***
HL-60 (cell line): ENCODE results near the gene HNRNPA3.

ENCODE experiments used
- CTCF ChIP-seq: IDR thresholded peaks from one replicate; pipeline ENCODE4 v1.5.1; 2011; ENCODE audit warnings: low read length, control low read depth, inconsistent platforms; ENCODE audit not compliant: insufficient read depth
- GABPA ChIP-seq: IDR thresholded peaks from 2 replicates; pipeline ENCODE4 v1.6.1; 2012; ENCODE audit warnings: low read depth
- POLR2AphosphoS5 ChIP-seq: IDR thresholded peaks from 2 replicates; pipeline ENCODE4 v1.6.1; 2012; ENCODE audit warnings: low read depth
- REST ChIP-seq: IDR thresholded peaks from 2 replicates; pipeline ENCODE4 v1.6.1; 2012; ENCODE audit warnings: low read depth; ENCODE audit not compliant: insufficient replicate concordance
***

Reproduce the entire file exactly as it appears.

HL-60 (cell line): ENCODE results near the gene HNRNPA3.

ENCODE experiments used
- CTCF ChIP-seq: IDR thresholded peaks from one replicate; pipeline ENCODE4 v1.5.1; 2011; ENCODE audit warnings: low read length, control low read depth, inconsistent platforms; ENCODE audit not compliant: insufficient read depth
- GABPA ChIP-seq: IDR thresholded peaks from 2 replicates; pipeline ENCODE4 v1.6.1; 2012; ENCODE audit warnings: low read depth
- POLR2AphosphoS5 ChIP-seq: IDR thresholded peaks from 2 replicates; pipeline ENCODE4 v1.6.1; 2012; ENCODE audit warnings: low read depth
- REST ChIP-seq: IDR thresholded peaks from 2 replicates; pipeline ENCODE4 v1.6.1; 2012; ENCODE audit warnings: low read depth; ENCODE audit not compliant: insufficient replicate concordance